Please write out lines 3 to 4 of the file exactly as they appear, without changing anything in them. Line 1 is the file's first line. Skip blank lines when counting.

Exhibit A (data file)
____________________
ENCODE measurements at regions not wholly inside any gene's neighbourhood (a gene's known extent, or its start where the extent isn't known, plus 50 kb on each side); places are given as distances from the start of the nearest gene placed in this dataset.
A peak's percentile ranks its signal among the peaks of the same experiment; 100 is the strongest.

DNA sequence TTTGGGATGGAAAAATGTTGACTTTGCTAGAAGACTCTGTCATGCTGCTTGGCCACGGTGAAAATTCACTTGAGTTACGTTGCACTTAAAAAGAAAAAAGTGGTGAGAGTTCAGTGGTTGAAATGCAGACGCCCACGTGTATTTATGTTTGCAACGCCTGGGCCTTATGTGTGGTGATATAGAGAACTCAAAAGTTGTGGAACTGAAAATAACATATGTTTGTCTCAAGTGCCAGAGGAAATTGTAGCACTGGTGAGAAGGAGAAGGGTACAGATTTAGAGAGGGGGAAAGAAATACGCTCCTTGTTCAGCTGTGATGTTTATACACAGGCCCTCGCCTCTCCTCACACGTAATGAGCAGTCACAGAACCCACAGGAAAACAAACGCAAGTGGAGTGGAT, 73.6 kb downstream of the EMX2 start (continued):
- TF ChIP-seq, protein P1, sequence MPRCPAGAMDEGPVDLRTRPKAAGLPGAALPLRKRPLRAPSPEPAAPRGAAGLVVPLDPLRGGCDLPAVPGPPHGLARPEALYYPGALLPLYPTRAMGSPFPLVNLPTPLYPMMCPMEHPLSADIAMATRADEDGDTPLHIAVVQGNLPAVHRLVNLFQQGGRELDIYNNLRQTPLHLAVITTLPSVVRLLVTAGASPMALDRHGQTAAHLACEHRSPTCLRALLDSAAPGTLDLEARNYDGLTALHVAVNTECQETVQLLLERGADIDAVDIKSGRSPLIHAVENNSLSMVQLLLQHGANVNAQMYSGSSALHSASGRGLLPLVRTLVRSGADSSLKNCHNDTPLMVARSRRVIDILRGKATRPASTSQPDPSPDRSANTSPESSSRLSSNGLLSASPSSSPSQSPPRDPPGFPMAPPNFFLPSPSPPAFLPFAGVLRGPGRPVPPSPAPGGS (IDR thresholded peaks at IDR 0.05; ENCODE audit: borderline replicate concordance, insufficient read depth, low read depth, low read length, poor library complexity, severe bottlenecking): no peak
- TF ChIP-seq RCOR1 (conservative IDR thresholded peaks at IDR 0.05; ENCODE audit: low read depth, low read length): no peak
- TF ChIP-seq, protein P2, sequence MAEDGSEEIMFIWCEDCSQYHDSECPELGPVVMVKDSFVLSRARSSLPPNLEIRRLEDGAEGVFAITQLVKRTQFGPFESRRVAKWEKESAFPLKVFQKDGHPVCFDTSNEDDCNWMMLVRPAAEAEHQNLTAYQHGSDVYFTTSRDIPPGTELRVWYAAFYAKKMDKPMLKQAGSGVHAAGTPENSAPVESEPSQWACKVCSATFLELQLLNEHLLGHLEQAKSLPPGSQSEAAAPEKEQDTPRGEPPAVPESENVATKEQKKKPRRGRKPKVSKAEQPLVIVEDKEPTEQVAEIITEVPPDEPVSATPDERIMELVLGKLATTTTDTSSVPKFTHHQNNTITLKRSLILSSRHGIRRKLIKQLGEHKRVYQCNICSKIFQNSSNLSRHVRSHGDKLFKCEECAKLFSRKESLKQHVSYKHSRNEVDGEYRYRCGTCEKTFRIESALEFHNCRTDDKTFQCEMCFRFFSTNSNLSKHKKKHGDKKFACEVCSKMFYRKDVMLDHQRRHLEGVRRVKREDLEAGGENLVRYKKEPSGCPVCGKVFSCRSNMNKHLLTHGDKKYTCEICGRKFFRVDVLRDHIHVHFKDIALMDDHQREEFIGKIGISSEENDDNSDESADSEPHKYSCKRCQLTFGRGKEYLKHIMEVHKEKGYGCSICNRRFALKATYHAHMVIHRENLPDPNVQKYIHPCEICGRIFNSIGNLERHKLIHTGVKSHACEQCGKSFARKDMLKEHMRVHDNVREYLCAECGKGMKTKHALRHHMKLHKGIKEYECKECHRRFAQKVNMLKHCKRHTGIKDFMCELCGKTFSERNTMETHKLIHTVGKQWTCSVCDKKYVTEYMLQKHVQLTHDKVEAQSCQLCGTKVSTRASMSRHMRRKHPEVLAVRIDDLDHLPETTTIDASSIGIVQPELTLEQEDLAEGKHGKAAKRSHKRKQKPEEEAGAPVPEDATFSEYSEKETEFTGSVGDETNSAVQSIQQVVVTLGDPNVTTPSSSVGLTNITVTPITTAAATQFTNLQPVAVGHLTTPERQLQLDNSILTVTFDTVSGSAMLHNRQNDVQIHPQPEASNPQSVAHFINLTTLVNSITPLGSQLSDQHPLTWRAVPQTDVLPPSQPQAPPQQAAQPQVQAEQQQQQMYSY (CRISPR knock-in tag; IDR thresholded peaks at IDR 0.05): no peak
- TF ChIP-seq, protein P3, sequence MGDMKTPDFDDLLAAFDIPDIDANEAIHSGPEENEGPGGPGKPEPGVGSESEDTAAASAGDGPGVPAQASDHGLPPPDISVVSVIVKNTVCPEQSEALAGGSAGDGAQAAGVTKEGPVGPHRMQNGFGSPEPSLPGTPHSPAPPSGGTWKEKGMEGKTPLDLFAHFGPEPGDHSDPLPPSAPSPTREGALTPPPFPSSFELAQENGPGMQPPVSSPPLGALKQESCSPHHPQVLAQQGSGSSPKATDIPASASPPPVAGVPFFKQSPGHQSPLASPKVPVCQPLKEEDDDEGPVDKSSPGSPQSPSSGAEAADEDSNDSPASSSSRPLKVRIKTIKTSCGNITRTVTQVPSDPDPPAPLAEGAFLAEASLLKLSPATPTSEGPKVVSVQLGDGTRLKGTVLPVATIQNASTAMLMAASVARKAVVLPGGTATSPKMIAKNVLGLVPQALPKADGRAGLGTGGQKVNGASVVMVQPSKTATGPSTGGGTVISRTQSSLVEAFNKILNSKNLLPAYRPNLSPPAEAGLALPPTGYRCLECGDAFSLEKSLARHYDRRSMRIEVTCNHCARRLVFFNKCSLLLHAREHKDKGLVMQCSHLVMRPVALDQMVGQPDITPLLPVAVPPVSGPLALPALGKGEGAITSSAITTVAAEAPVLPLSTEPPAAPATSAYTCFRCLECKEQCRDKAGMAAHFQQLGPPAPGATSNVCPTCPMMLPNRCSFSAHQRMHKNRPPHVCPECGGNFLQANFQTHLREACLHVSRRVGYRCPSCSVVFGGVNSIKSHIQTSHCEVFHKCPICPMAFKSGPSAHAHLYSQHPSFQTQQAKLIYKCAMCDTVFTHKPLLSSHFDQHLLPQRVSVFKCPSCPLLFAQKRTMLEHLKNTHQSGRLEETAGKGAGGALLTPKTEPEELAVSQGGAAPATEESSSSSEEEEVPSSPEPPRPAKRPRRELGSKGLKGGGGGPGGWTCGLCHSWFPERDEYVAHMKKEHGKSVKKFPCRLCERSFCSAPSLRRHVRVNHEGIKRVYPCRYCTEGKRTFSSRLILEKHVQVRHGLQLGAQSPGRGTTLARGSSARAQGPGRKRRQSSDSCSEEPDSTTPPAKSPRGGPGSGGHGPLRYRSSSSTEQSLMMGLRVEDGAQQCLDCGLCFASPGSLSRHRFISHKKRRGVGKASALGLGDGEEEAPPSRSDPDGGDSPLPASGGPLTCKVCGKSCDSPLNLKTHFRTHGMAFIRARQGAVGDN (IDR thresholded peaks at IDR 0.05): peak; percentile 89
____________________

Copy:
DNA sequence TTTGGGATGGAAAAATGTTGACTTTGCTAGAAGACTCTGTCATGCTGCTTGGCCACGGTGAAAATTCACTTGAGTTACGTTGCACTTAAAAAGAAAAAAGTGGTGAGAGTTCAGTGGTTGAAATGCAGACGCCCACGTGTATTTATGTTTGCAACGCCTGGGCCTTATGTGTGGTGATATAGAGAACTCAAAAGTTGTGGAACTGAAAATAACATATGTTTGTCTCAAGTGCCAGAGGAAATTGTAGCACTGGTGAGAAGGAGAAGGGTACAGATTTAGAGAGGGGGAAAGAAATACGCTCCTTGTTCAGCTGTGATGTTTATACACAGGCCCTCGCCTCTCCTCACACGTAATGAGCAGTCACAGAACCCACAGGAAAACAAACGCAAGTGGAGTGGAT, 73.6 kb downstream of the EMX2 start (continued):
- TF ChIP-seq, protein P1, sequence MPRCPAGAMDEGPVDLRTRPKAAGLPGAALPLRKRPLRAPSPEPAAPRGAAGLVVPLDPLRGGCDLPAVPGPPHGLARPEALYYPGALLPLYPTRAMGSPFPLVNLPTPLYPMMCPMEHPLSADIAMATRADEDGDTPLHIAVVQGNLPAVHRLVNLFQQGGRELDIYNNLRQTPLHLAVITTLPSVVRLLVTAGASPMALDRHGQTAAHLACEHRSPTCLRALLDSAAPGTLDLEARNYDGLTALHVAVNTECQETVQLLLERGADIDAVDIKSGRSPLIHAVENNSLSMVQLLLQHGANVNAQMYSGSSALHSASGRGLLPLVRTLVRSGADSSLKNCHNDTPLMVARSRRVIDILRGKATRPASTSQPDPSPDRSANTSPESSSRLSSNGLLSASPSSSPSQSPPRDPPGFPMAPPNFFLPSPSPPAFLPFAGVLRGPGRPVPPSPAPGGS (IDR thresholded peaks at IDR 0.05; ENCODE audit: borderline replicate concordance, insufficient read depth, low read depth, low read length, poor library complexity, severe bottlenecking): no peak